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static blocks

 
nick woodward
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I'm a little confused by static blocks. I've read various examples, but all seem to fall just short of what will get this to stick in my head.

Often the answer is that "static blocks run when the class is first loaded" - this is all well and good, but often there's no explanation of when classes are loaded, with many people simply directing the inquisitive to the rather cruel and unusual java specification :P

For example, this code:



I understand that the static inits are run prior to the constructors. But why is the Super Static run first? I would've thought the sub class is loaded prior to the superclass as it is referenced first. I'm pretty sure its not the physical order of the classes in the .java file, and it's not the class that is public. And I don't think it's because super(); is being called either - because then it would make more sense for the output to be Super Static1, Super Constructor, Sub Static1, Sub Constructor. So how can I logically describe the steps being performed above?

I read that the JVM collects all the static members for execution - but if someone could explain, outloud so to speak, the steps that are occurring that would be much appreciated. its really slowing my progress, and enjoyment :\

thanks!

nick
 
Jeanne Boyarsky
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Nick,
It's complicated. And usually doesn't matter which is why a lot of people don't know it.

A good rule of thumb is that the class is loaded when it is first referenced/needed. In your example, the main method is in Super so it is needed immediately. (An instance isn't needed right away, but the class name itself is for main to exist)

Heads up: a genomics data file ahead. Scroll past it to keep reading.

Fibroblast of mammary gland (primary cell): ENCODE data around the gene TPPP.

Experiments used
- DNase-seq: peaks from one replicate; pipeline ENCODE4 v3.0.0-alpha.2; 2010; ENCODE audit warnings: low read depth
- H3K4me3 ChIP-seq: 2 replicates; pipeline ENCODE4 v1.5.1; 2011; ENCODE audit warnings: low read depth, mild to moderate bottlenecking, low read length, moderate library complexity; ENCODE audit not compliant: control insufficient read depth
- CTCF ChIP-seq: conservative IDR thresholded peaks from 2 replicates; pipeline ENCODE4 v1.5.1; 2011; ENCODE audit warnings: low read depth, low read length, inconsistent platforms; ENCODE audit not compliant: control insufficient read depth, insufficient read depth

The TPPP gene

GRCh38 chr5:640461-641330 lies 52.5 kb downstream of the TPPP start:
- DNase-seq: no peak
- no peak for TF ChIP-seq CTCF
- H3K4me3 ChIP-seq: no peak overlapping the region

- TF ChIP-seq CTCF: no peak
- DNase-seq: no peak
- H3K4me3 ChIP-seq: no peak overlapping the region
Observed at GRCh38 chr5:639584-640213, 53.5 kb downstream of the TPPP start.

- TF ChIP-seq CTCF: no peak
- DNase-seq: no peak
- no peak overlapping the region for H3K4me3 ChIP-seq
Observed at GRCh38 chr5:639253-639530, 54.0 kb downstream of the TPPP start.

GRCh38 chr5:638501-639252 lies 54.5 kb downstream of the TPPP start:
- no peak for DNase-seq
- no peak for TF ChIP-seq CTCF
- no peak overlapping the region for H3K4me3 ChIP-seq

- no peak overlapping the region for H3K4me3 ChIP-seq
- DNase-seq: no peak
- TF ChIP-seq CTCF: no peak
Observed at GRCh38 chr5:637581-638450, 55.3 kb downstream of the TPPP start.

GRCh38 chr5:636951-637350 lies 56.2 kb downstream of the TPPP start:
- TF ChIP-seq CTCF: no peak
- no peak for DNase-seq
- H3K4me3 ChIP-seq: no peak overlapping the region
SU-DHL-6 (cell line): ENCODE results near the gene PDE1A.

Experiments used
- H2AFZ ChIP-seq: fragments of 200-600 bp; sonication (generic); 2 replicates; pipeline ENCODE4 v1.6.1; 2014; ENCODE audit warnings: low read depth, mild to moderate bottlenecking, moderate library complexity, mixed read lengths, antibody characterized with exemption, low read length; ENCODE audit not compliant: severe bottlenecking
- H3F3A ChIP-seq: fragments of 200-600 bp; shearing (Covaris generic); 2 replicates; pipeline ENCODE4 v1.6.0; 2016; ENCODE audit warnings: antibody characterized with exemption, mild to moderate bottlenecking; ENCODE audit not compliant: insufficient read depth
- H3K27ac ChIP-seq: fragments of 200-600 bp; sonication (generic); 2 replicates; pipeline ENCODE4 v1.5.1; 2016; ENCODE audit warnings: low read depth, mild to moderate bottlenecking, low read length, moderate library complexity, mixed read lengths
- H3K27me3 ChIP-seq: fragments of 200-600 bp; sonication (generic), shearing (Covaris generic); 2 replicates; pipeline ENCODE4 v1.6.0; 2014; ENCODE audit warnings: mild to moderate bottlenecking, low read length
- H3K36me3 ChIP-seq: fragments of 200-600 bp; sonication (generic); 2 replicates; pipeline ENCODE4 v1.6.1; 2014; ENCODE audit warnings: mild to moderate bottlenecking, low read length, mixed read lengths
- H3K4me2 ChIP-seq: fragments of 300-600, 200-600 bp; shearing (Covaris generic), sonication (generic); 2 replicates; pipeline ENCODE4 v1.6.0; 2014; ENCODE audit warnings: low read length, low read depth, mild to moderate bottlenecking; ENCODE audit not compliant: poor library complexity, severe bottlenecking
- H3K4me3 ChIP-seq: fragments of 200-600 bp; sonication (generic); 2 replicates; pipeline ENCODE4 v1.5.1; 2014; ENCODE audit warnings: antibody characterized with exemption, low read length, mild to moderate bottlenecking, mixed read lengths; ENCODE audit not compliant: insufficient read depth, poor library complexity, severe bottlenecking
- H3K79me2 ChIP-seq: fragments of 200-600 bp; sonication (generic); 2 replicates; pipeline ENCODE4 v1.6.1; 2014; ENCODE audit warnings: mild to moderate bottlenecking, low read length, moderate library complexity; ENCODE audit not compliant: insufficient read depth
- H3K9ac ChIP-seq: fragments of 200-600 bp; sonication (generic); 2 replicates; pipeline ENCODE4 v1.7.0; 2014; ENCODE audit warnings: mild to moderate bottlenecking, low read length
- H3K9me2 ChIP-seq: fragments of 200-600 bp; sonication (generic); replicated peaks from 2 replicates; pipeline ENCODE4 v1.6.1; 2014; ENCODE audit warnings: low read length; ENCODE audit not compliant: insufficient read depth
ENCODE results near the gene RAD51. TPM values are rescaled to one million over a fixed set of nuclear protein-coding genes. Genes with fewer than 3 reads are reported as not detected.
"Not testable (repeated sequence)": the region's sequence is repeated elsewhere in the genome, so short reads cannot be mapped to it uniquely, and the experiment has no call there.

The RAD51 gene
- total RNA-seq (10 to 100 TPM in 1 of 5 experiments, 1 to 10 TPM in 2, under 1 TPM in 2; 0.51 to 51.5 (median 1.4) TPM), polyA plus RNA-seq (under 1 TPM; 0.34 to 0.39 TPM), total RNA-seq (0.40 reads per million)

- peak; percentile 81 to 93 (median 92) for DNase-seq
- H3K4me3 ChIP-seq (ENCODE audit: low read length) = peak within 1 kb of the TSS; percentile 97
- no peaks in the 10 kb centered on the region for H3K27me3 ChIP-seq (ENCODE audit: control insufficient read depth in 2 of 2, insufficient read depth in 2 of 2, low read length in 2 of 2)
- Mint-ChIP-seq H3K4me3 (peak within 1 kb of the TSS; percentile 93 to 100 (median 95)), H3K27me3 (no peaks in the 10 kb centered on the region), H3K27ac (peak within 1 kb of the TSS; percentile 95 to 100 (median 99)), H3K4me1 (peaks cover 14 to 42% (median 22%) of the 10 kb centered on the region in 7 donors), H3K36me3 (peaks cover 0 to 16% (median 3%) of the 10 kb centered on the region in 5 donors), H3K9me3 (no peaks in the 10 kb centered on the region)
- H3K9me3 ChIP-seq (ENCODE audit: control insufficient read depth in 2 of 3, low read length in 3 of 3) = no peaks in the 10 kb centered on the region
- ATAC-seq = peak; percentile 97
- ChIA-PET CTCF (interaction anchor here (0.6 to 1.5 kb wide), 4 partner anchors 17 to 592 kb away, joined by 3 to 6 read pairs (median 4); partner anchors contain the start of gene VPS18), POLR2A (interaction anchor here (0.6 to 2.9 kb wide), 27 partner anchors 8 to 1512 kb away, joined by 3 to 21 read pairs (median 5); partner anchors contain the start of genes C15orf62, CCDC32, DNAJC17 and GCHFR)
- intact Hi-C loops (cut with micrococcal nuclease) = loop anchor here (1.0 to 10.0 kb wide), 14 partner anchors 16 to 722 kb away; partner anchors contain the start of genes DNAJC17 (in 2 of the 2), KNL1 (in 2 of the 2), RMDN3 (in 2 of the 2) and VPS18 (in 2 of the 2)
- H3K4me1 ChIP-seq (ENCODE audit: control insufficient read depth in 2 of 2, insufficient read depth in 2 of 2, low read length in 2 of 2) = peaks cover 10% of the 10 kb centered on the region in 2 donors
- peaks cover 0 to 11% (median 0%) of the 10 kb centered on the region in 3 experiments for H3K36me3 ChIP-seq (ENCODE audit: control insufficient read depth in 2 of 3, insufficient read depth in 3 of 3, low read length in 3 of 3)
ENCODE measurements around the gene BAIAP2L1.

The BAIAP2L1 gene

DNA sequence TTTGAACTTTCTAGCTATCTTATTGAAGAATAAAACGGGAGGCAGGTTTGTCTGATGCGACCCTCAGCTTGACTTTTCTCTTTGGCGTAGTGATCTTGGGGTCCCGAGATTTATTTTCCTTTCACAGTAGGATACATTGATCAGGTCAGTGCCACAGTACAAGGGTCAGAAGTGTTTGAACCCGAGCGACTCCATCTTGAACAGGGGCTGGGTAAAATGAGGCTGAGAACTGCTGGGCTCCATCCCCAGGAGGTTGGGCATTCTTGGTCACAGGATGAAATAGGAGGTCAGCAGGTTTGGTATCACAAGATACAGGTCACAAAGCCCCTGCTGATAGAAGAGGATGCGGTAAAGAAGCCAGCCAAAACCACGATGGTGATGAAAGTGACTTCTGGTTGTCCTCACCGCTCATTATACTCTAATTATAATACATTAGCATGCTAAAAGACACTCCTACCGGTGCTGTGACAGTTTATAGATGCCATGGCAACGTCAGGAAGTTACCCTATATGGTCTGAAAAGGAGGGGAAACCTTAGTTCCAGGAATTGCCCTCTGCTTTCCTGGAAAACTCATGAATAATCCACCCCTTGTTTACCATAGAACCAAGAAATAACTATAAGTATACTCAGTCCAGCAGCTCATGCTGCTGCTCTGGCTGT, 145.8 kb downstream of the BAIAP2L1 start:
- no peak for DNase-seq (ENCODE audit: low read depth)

nick woodward
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Jeanne Boyarsky wrote:Nick,
It's complicated. And usually doesn't matter which is why a lot of people don't know it.

A good rule of thumb is that the class is loaded when it is first referenced/needed. In your example, the main method is in Super so it is needed immediately. (An instance isn't needed right away, but the class name itself is for main to exist)


That's what I thought too - but switching the main method to the sub class seems to make no difference either. Super Static is still called first.

I'm pretty worried about this topic. It will definitely come up, and it consistantly catches me out. In fact worse, its starting to muddle my knowledge on constructors and instance blocks as I desperately search for the logic behind what the JVM is doing.

And this is before I change the reference to a polymorphic one and confuse myself even further. I'm not wrong am I? These are all legitimate test questions, no?
 
Jeanne Boyarsky
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When you move the main method, it is a different reason. i think it is because the superclass is created before the subclass reference wise (not instance wise.)